June 19, 2019
Ryan Whitwam

Mozilla Issues Emergency Zero-Day Firefox Patch

Mozilla switched to a Chrome-like release schedule years back and has kept up a consistent release cycle ever since. It doesn’t usually deviate unless there’s a serious issue. Well, there’s a serious issue. Mozilla advises all Firefox users to update to the latest version of the browser as soon as possible. The company has just become aware of a zero-day exploit affecting Firefox, meaning there are nefarious internet forces actively using it.

The latest build and the only one that will protect you from the bug is v67.0.3. You can see which version you’re running by opening the menu, clicking Help, and selecting “About Firefox.” The browser should prompt users to update, but you can do so manually if your browser is not on the latest build — just type “update” in the search bar.

According to Mozilla, the issue is a type confusion vulnerability related to JavaScript. A malicious website can use this to cause an “exploitable crash.” This could let the attacker execute remote code on the system, but they’d still be limited to the browser’s sandbox. That might be enough to do some damage, though.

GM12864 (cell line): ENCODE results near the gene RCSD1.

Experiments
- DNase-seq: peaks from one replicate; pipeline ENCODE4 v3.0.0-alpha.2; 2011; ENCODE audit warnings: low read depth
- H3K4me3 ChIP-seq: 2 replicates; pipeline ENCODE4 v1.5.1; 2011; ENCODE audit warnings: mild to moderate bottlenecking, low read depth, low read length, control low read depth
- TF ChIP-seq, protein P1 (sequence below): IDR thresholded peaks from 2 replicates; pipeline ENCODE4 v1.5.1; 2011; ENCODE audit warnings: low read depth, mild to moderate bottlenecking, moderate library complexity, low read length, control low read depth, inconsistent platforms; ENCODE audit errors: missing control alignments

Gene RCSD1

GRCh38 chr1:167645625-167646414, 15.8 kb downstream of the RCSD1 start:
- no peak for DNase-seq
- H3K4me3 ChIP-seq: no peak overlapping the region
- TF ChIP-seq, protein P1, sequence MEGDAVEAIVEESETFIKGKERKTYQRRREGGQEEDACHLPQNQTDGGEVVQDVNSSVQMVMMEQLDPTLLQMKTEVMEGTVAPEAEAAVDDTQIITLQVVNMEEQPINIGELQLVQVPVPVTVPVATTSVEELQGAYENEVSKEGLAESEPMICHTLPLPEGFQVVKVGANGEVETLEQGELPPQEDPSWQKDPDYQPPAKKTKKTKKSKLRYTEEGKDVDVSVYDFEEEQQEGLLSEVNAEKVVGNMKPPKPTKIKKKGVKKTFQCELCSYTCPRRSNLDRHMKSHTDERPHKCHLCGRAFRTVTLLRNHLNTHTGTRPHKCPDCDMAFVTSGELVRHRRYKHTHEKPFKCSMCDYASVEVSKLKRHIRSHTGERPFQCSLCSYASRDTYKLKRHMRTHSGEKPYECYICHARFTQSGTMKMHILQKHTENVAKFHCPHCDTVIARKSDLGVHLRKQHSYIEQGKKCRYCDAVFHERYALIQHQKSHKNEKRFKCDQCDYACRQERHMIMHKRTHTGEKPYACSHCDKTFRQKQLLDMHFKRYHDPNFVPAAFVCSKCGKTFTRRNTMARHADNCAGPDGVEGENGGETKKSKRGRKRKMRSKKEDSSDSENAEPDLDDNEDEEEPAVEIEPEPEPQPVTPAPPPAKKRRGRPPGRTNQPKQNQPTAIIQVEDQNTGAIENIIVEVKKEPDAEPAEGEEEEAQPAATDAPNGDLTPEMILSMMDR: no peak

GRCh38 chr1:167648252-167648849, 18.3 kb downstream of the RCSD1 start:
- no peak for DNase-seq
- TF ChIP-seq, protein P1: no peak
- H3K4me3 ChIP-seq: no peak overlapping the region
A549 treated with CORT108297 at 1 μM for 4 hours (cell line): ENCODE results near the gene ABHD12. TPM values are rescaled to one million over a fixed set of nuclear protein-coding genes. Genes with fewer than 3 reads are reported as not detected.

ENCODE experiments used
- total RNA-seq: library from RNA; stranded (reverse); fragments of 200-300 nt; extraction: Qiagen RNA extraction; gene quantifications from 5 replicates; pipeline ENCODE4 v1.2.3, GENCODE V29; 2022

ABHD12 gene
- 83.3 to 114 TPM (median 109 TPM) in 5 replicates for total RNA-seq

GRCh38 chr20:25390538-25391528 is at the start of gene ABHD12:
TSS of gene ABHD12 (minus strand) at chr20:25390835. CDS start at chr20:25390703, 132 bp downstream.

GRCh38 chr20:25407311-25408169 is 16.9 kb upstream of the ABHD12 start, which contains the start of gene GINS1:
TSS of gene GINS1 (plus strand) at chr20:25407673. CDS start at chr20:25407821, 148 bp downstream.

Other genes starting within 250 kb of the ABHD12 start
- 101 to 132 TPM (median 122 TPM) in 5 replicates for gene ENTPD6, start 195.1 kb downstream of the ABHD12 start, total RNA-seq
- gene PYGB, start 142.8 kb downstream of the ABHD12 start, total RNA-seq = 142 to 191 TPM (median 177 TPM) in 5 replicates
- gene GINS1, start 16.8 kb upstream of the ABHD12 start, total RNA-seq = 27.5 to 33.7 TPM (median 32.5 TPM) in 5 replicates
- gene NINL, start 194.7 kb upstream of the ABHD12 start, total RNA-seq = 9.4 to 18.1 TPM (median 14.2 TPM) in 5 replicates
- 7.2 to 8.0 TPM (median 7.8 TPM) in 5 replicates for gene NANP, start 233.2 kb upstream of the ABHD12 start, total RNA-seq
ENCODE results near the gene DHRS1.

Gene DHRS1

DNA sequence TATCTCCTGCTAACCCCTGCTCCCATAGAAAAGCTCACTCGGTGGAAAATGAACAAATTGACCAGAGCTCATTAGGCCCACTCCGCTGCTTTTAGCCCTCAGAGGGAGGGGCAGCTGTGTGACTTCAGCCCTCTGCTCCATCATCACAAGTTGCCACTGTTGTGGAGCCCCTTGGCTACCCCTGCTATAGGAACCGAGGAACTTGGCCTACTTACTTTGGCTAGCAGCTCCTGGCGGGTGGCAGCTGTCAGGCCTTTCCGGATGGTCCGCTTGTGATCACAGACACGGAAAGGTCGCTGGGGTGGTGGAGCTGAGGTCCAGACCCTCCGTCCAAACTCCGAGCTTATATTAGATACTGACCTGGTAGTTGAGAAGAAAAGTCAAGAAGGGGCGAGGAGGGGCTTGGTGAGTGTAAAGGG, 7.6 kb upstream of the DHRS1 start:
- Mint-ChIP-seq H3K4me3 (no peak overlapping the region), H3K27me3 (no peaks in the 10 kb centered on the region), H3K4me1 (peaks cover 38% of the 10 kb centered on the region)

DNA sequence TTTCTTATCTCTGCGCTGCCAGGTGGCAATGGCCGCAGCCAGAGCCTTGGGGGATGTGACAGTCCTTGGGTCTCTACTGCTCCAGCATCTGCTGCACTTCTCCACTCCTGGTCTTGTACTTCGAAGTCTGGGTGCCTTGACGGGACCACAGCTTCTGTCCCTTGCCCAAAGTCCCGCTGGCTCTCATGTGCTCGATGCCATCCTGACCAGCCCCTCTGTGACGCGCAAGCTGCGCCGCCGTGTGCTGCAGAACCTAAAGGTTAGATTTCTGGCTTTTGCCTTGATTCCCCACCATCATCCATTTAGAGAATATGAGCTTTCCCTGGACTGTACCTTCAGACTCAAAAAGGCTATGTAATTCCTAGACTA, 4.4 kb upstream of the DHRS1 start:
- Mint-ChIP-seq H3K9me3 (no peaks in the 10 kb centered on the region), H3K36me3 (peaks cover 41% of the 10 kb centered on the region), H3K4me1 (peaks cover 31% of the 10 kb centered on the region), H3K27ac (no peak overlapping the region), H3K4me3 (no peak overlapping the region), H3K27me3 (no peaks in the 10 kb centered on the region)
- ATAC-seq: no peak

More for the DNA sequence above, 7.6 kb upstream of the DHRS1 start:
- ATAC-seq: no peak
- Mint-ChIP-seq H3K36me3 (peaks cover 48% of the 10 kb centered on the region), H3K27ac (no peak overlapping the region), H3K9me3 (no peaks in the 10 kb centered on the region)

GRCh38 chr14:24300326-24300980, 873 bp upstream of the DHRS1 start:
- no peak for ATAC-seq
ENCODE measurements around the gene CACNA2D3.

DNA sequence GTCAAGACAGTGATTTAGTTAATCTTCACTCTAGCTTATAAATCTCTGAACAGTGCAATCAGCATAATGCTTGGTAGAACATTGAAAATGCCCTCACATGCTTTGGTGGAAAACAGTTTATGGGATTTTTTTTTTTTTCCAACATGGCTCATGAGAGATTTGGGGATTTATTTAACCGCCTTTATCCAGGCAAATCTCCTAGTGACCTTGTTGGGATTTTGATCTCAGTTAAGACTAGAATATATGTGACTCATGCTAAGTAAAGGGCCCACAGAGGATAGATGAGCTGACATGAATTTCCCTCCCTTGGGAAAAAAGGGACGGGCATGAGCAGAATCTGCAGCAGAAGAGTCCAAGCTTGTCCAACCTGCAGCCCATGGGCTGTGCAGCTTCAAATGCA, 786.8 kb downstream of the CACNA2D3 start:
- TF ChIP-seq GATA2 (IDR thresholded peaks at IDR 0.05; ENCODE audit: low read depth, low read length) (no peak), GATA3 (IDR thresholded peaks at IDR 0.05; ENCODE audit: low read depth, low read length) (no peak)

Mozilla has specifically avoided providing extensive details of the flaw. It only says it knows there are active attacks in the wild, so it probably wants to get users updated first. Otherwise, it could make things even worse.

This screen will tell you what version of the browser you’ve got. Anything lower than 67.0.3 and you’re in trouble. Update immediately.

The original bug report comes from Samuel Groß, who works on Google’s elite Project Zero team, as well as the Coinbase security team. We don’t know much about the nature of the attacks, but Groß’s involvement suggests they may be attempting to exploit the vulnerability to steal cryptocurrency. A UXSS (universal cross-site scripting) coupled with the new JavaScript attack could get them what they need without touching the underlying operating system.

Firefox has managed to avoid frequent emergency updates. The last one was in 2016 when it patched a zero-day exploit that could de-anonymize users of the Tor network.

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